Arguments in Frankfort center around legality of changes to U of - WDRB 41 Louisville News

Arguments in Frankfort center around legality of changes to U of L Board

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FRANKFORT, Ky. (WDRB) -- A judge is expected to make a decision soon on whether or not to issue an injunction in Gov. Matt Bevin’s reorganization of the University of Louisville board of trustees.

On Thursday, a Franklin County Circuit Court judge heard arguments from the Attorney General’s office and Gov. Bevin’s general counsel on whether or not Bevin’s executive order was legal.

In an executive order issued in June, Gov. Bevin abolished U of L’s board and created a new one with 10 appointed members instead of the 17 set by state law.

Gov. Bevin’s lawyers argued that the Kentucky General Assembly still has to approve the changes and that his order is only temporary until that happens.

The Attorney General’s office argued that that position would be an abuse of power by the governor.

“As every day goes by, we have less and less confidence that what they say one day will be what they say the next day,” said Gov. Bevin’s general counsel Steve Pitt about the Attorney General’s office.

The first arguments in the hearing Thursday centered around accreditation and whether or not Gov. Bevin’s order put the University of Louisville’s status in question.

The Southern Association of Colleges and Schools, or SACS, expects accredited institutions to comply with about 100 standards, including a policy that members of the university’s governing board can be dismissed “only for appropriate reasons and by a fair process.”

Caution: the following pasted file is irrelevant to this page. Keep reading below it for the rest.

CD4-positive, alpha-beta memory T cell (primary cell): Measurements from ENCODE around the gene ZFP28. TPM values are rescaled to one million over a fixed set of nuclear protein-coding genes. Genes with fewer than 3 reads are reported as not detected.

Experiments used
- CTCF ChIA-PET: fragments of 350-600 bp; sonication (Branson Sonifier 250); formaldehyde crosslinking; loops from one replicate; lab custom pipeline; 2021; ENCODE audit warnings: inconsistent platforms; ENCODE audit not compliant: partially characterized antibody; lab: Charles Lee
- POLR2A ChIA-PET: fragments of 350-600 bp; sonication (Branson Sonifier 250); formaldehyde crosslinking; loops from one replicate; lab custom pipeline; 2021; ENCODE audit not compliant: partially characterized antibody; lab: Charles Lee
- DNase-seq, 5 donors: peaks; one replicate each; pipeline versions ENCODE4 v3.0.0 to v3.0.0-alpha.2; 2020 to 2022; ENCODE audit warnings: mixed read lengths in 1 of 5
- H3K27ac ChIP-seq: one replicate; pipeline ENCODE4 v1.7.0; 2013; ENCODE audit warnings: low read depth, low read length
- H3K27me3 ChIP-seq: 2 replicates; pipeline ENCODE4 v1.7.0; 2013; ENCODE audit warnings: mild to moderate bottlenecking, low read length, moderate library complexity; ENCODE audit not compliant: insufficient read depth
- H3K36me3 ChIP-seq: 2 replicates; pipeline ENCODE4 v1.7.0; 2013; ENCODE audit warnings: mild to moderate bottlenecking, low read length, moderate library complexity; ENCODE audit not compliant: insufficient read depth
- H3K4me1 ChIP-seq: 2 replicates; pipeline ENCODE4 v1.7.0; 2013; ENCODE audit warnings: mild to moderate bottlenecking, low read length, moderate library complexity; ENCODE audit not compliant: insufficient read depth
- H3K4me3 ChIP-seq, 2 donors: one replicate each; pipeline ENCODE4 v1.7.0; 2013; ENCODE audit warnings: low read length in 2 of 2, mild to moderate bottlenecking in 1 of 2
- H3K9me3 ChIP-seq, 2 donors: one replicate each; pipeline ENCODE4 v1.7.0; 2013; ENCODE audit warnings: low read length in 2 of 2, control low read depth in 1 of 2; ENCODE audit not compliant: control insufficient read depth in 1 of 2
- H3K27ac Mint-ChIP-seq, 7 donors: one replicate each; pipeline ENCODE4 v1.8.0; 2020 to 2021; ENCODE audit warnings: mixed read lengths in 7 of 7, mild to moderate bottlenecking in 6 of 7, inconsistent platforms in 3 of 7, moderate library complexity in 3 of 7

The university recently received a letter from SACS requesting more information about Gov. Bevin’s changes and their effect on the university’s compliance with SACS standards.

The second argument is based on the legal merits of the executive order. Bevin claims that he did not dismiss any trustees and instead abolished the board entirely. As a result, Bevin’s attorney says that dismissal for cause was not necessary and no due process for each trustee was needed.

The Attorney General’s office disagrees.

“The governor has stated he has absolute authority to reorganize any board in the state,” said assistant Attorney General Mitchel Denham. “We don't believe he does, particularly with university boards. There are specific statutes that do not permit him to remove individual trustees unless it's for cause and unless there's process. He gave them no process whatsoever.”

The judge did not say when he was make a decision on the temporary injunction, but indicated it would be soon.

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